What is the impact of systematically missing exposure data on air pollution health effect estimates?
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Time-series studies reporting associations between daily air pollution and health use pollution data from monitoring stations that vary in the frequency of recording. Within the Air Pollution and Health: A European and North American Approach (APHENA) project, we evaluated the impact of systematically missing daily measurements on the estimated effects of PM10 and ozone on daily mortality. For four cities with complete time-series data, we created patterns of systematically missing exposure measurements by deleting observations. Poisson regression-derived city-specific estimates were combined to produce overall effect estimates. Analyses based on incomplete time series gave considerably lower pooled PM10 and ozone health effects compared to those from complete data. City-specific estimates were generally lower although more variable. Systematically missing exposure data for air pollutants appears to lead to underestimation of associated health effects. Our findings indicate that the use of evidence from studies with incomplete exposure data may underestimate the impact of air pollution and highlight the advantage of having complete daily data in time-series studies.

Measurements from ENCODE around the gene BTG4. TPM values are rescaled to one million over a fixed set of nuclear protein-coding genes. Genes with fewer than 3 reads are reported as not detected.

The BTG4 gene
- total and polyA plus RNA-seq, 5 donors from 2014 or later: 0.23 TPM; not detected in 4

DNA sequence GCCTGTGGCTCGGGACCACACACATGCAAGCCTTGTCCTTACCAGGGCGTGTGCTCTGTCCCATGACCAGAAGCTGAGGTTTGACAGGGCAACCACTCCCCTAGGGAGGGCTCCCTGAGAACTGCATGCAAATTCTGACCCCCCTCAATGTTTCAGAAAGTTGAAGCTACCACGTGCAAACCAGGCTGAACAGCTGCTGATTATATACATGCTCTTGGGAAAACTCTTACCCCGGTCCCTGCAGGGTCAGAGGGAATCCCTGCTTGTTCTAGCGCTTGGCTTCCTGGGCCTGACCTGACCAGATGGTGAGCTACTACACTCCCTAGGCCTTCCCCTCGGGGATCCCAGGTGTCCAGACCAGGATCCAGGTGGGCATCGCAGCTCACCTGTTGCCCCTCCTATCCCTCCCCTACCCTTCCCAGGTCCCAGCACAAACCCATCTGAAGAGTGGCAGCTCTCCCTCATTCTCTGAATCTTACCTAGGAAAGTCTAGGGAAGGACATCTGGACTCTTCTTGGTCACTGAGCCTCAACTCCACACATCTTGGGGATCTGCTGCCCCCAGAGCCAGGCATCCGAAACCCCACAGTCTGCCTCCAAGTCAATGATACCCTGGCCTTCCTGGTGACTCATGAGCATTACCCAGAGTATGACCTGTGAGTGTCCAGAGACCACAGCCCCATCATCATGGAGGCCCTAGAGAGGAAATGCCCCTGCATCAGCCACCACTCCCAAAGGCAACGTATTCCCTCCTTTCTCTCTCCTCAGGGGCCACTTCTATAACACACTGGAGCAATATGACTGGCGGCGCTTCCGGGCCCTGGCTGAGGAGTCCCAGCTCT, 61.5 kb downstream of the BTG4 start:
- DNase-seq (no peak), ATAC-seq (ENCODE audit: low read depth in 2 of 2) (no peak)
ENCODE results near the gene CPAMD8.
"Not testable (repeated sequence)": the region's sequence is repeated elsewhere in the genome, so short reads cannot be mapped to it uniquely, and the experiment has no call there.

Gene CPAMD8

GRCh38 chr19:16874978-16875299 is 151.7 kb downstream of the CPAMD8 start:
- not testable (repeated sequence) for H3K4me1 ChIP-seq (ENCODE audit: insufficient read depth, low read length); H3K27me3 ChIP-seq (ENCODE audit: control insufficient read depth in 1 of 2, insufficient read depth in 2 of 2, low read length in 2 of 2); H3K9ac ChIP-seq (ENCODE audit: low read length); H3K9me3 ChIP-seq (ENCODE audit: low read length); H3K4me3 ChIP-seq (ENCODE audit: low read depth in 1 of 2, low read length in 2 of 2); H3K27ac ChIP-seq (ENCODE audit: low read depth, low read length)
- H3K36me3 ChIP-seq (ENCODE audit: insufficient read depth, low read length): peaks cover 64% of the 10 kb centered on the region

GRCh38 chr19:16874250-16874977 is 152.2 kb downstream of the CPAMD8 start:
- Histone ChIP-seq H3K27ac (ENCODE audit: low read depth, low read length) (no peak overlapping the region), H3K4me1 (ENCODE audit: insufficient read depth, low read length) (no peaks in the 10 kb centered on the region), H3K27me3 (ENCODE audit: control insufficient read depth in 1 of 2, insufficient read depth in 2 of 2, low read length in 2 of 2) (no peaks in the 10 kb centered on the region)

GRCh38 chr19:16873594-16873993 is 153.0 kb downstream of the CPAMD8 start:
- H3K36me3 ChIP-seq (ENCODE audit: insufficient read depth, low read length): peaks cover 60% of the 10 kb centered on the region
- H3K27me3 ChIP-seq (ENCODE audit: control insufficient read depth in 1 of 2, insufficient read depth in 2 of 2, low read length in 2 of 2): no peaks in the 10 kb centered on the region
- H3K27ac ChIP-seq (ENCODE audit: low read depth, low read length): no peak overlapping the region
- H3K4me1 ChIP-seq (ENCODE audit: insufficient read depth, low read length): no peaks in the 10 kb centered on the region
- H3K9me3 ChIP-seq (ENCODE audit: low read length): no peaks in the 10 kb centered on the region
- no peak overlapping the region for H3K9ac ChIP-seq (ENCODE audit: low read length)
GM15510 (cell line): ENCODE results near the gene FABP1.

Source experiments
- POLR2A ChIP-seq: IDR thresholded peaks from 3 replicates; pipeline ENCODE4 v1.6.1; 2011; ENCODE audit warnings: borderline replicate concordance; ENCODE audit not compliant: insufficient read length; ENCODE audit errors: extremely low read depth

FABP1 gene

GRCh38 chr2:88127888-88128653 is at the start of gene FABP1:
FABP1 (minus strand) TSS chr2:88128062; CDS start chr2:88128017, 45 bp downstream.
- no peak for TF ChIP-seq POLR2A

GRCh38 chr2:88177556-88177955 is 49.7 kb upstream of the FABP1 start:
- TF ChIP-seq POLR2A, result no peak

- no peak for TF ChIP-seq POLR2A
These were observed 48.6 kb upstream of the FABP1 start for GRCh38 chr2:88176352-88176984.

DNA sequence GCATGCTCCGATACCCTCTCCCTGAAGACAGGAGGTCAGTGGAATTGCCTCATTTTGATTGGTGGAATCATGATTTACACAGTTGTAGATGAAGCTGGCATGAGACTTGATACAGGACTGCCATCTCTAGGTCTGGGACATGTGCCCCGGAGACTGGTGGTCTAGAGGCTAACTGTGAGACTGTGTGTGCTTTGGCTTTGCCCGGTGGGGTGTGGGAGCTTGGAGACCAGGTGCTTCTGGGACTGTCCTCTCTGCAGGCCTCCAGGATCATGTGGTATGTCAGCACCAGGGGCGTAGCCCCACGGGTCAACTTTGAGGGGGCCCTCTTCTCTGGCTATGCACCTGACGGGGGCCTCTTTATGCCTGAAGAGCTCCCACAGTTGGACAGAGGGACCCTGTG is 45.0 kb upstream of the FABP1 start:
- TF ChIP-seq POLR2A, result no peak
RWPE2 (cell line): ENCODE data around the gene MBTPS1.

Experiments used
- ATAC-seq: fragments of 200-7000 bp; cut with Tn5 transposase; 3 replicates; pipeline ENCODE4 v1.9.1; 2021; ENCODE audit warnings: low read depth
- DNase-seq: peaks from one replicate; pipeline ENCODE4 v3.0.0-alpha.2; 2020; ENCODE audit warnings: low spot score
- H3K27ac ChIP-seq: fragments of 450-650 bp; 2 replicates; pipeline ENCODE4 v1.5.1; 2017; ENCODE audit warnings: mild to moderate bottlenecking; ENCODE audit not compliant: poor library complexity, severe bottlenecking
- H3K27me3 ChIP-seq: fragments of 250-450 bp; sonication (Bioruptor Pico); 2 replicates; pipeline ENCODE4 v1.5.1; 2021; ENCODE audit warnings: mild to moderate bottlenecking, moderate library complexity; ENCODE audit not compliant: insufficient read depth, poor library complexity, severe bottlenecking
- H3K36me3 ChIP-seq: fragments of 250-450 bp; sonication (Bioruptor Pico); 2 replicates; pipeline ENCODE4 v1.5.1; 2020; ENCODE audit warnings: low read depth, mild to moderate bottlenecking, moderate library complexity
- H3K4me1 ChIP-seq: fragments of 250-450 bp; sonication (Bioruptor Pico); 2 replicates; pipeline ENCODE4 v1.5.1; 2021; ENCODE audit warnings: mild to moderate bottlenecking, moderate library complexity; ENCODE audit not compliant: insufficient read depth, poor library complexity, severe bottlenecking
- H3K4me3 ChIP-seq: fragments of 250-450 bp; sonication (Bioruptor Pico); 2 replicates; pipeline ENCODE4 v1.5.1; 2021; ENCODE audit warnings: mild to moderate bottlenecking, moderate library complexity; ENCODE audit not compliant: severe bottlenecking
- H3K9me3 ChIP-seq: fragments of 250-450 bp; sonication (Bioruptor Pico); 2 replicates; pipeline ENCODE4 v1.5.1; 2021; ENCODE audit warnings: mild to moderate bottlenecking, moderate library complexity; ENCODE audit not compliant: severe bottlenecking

KeywordsAir pollution Monitoring Short-term effects Systematically missing Time-series analysis
D. Krewski also serves as Chief Risk Scientist for Risk Sciences International (www.risksciences.com), which has conducted air pollution risk assessments for public and private sector clients. APHENA core group: H.R. Anderson, R. Atkinson, R. Burnett, F. Dominici, K. Katsouyanni, D. Krewski, A. Le Tertre, S. Medina, R. Peng, T. Ramsey, J. Samet, E. Samoli, J. Schwartz, G. Touloumi, A. Zanobetti. Core group APHEA-2 data providers: H.E. Wichmann (Germany); J. Sunyer (Spain); MA. Vigotti, L. Bisanti, P. Michelozzi (Italy); D. Zmirou (Grenoble, France); J. Schouten (The Netherlands); J. Pekkanen (Finland); L. Clancy (Ireland); A. Goren (Israel); C. Schindler (Switzerland); B. Wojtyniak (Poland); B. Kriz (Prague, Czech Republic); A. Paldy (Hungary); E. Niciu (Romania); M. Macarol-Hitti (Slovenia); B. Forsberg (Sweden); F. Kotesovec (Teplice, Czech Republic); M. Pavlovic (Croatia).
Research described in this article was conducted under contracts to the European Commission (EC) Climate Programme (contract number: QLK4-CT-2002-30226) and the Health Effects Institute (HEI, contract numbers: HEI 039–2 and 4737|RFPA98-6|05-11). HEI is an organization jointly funded by the US Environmental Protection Agency (EPA) (Assistance Agreement R82811201) and automotive manufacturers. The contents of this article do not necessarily reflect the views of HEI nor do they necessarily reflect the views and policies of the US Environmental Protection Agency (EPA) or of motor vehicle and engine manufacturers. Additional support was provided by a career award from the Natural Sciences and Engineering Research Council of Canada to D. Krewski.
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